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Keramikgruppe Grenzhausen
A German ceramics co-operative.

The dynamics of a small group working together in a ceramic studio can be rewarding and productive.

This can be seen at its best in the Keramikgruppe Grenzhausen. For the thirteen years that they have been together so much good work has been made, both for the development of the artists and for the benefit of all who see and acquire their work. They seem such a happy group, and it all happens without pressure or problem, as they go about their lives, raising families, enjoying all that a positive situation through their work can provide. I have visited the studio on a number of occasions and have met various members of the group at different locations in other countries. There is always good news and friendliness; and this must be why their work continues to be so good. I wish them well for future decades while congratulating them on the past one.

Janet Mansfield, editor Ceramics, Art & Perception.

Susanne Altzweig makes wheel-thrown functional ware painted with brightly colored fish, floral and other cuisine-related motifs. A. was awarded a journeyman’s certificate after an apprenticeship with G. & A. Schiessler in Krösselbach-Eberbach from 1980-83. She then studied at the State College of Ceramic Design and Technology, Höhr-Grenzhausen, graduating with a State Diploma in 1986. She was awarded a Master’s Diploma in 1987. She established her own studio in 1986, then in 1992 co-founded the ceramics co-operative *Keramikgruppe Grenzhausen.

Monika Debus was apprenticed with the Hagemann Pottery in Oldenburg from 1987-89 and studied at the State College of Ceramic Design and Technology in Höhr-Grenzhausen from 1989-92. She established her own studio in 1993 and has been a member of the co-operative Keramikgruppe Grenzhausen since 1994. She has taught at the University of Giessen since 1997. Her awards include a First Prize for an architectural work in 1999 and a Merit Prize at ‘Salt-glazed Ceramics’ in Koblenz in 2002. D. makes two-tone slab-built stoneware vessels which are low salt-fired in a *reduction atmosphere.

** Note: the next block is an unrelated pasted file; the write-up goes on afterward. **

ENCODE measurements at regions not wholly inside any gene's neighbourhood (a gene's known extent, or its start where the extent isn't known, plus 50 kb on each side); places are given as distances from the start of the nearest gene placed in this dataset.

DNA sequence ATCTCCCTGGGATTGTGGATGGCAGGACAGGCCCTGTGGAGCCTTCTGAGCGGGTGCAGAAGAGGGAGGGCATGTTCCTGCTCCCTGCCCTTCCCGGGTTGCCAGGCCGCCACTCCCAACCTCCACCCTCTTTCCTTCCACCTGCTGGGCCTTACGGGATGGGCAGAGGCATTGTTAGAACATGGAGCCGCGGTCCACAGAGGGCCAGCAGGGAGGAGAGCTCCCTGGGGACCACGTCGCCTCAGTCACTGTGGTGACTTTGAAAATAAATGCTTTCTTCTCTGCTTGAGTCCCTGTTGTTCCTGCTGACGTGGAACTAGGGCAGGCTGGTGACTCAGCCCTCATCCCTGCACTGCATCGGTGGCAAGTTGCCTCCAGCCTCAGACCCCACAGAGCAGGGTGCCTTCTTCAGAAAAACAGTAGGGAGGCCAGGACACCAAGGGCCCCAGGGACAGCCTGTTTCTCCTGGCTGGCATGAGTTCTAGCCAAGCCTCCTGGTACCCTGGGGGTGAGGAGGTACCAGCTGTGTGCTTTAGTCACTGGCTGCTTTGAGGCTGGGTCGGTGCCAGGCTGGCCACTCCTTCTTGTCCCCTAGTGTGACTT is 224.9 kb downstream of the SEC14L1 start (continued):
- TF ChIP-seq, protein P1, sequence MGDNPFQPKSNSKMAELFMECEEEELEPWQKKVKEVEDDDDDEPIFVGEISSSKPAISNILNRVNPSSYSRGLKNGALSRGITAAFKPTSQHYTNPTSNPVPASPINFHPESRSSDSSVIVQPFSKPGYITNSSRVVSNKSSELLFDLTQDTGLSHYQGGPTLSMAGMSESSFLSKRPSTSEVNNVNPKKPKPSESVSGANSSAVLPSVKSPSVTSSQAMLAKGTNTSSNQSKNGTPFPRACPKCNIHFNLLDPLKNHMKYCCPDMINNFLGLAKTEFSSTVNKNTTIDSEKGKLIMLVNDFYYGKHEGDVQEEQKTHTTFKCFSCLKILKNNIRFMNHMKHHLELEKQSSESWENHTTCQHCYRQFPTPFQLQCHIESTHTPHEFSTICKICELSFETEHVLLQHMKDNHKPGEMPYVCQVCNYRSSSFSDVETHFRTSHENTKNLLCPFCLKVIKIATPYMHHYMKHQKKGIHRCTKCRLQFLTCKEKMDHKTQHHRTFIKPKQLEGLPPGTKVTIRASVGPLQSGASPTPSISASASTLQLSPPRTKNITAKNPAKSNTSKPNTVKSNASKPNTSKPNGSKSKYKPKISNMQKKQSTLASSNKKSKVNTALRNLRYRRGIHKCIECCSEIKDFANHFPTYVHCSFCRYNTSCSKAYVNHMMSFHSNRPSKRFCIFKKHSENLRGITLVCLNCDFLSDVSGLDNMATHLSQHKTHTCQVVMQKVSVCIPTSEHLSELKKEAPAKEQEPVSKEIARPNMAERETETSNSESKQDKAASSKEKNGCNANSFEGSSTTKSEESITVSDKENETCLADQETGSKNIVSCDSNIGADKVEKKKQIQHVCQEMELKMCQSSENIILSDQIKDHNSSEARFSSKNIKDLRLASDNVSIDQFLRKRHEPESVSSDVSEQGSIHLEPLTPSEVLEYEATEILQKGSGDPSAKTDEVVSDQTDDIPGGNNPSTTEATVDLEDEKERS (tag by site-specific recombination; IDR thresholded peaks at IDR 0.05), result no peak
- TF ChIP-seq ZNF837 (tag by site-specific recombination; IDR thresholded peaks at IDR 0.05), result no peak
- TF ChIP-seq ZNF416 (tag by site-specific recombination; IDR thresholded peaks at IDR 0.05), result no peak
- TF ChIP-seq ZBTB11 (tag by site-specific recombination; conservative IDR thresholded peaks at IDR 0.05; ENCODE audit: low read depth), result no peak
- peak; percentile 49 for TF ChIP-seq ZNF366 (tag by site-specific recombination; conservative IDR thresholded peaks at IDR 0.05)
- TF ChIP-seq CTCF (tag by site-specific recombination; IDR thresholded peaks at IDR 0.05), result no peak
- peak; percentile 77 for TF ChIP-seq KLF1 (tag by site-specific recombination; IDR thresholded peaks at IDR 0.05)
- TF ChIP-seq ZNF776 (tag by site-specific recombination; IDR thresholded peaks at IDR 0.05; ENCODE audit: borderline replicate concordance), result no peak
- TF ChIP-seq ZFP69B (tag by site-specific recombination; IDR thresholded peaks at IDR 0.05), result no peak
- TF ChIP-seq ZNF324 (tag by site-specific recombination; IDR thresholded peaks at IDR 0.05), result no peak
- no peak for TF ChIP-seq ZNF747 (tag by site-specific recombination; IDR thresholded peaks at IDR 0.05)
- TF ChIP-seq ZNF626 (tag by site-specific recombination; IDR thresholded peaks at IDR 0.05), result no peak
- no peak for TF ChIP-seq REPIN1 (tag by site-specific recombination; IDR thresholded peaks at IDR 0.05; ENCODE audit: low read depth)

"My particular kind of stoneware differs from that of my peers as it concentrates firstly on painting, and secondly on the vessel and it´s form, and therefore I complement the simplicity of my painting with a basic slab building technique. I have never been attracted to complicated things and that is maybe why I like to leave things to chance. The low-salt-firing allows me to obtain subtle surfaces and colors . The pieces are fired once in a gas kiln to 1140°C in a reduced atmosphere."

Martin Goerg was apprenticed with Elfriede Balzar-Kopp in Höhr-Grenzhausen from 1980-83, then studied at the State College of Ceramic Design and Technology, Höhr-Grenzhausen from 1985-88, graduating with a Master Craftman’s Diploma. He established his own studio in 1990 and is a member of the co-operative Keramikgruppe Grenzhausen, which he co-founded in 1992. G. has become known for his wheel-thrown, double-walled and salt-glazed stoneware vessels. The outer surface is encrusted with a coarsely grogged clay and colored with engobes while the interior is coated with a feldspathic glaze. G. has received several awards, including a First Prize at ‘Salt-glazed Ceramics’ in 1996, a Merit Award at the Sidney Myer Fund Ceramics Award in Shepperton, Australia in 1997 and the prize for salt-glazed stoneware at the Westerwald Competition in Höhr-Grenzhausen in 1999.

Emil Heger learnt pottery as an apprentice from 1982–85. From 1986–88 he studied with Gerd Knäpper in Japan. From 1990–93 H. studied at the Institute for Ceramic Art in Höhr-Grenzhausen, receiving his MFA in 1992. That same year, he was a founding member of the Keramikgruppe Grenzhausen. Heger has taught at the Institute for Ceramic Art in Höhr-Grenzhausen since 1999 and at the Justus-Liebig University in Giessen since 2001. He has won several awards for his tall, slender, wheel-thrown and salt-glazed vessels.

Fritz Rossmann was apprenticed with Wim Mühlendyck from 1975–78. He then studied at the State College of Ceramic Design and Technology in Höhr-Grenzhausen from 1980–83. In 1992, he became a member of the collaborative workshop Keramikgruppe Grenzhausen. He works with a grey stoneware and porcelain with a red slip, creating characteristic horizontal banding with contrasting glazed and unglazed areas. His forms are decidedly contemporary, bearing little resemblance to any ceramic traditions. Rossmann taught at the University of Giessen from 1991–97.

"Rossmann's work relies on the historical language of the vessel form. He has had a long term interest in the traces of history seen in vessels and hag specific admiration für the Egyptian and Greek amphorae. The appreciation für these forms goes back to his first visit to the Museum of Modem Art in New York City. "That form hag followed me all my life...Egyptian pots, their throwing lines... the beauty of forms developed thousands of years ago."


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